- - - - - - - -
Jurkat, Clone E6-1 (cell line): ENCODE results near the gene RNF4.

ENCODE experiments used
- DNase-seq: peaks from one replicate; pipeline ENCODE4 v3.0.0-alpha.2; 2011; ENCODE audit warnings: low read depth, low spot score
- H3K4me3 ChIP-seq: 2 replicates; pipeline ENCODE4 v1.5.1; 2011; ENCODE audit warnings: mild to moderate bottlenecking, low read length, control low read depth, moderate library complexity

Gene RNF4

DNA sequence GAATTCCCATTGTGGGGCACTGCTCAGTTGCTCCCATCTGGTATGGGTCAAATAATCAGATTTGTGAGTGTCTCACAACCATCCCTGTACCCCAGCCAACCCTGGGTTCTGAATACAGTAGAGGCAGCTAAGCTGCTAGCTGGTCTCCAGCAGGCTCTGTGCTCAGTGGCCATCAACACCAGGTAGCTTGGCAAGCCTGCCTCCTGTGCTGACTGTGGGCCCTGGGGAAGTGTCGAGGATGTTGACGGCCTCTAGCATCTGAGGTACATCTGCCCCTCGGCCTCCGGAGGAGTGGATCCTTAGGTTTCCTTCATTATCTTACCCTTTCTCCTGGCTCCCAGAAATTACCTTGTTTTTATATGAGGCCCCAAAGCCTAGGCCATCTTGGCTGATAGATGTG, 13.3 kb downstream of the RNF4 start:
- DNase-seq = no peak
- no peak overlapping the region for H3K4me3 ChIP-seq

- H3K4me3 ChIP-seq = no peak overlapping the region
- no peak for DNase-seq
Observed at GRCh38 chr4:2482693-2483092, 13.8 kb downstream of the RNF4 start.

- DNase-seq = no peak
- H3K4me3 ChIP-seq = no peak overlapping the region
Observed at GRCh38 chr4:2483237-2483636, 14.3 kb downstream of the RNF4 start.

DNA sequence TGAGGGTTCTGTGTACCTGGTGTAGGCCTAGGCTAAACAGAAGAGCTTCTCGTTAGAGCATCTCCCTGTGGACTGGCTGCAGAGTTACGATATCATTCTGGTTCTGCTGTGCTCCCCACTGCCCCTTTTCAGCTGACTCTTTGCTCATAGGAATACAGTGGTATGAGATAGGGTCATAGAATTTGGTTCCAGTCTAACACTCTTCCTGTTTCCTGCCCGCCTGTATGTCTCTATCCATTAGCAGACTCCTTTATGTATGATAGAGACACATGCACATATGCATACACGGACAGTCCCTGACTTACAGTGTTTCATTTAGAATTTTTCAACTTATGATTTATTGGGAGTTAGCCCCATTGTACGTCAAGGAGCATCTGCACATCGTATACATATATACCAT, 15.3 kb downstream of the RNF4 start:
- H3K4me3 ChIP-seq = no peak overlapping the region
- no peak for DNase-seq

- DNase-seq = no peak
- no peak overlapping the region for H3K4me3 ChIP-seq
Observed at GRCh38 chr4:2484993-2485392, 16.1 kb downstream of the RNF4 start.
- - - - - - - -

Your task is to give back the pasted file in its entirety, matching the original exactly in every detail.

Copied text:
Jurkat, Clone E6-1 (cell line): ENCODE results near the gene RNF4.

ENCODE experiments used
- DNase-seq: peaks from one replicate; pipeline ENCODE4 v3.0.0-alpha.2; 2011; ENCODE audit warnings: low read depth, low spot score
- H3K4me3 ChIP-seq: 2 replicates; pipeline ENCODE4 v1.5.1; 2011; ENCODE audit warnings: mild to moderate bottlenecking, low read length, control low read depth, moderate library complexity

Gene RNF4

DNA sequence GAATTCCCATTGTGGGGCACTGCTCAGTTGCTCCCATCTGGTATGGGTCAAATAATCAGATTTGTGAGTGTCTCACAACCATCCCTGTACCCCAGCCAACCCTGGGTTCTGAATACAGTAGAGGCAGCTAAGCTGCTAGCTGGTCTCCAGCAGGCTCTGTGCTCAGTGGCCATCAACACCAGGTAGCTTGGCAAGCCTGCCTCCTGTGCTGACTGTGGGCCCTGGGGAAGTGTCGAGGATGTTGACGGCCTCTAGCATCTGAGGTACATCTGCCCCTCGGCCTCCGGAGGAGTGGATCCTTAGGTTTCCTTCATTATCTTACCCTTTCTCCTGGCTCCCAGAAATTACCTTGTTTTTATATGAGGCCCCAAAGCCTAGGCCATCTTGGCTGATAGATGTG, 13.3 kb downstream of the RNF4 start:
- DNase-seq = no peak
- no peak overlapping the region for H3K4me3 ChIP-seq

- H3K4me3 ChIP-seq = no peak overlapping the region
- no peak for DNase-seq
Observed at GRCh38 chr4:2482693-2483092, 13.8 kb downstream of the RNF4 start.

- DNase-seq = no peak
- H3K4me3 ChIP-seq = no peak overlapping the region
Observed at GRCh38 chr4:2483237-2483636, 14.3 kb downstream of the RNF4 start.

DNA sequence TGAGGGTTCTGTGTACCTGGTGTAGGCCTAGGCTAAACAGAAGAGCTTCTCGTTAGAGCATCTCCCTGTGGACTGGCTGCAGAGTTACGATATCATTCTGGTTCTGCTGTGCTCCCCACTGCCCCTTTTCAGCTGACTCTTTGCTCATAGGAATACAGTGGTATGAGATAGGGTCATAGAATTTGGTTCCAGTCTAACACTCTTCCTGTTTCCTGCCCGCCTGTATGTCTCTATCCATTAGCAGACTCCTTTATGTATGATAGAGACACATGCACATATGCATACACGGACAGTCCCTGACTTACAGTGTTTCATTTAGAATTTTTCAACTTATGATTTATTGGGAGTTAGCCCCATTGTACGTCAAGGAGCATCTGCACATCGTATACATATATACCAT, 15.3 kb downstream of the RNF4 start:
- H3K4me3 ChIP-seq = no peak overlapping the region
- no peak for DNase-seq

- DNase-seq = no peak
- no peak overlapping the region for H3K4me3 ChIP-seq
Observed at GRCh38 chr4:2484993-2485392, 16.1 kb downstream of the RNF4 start.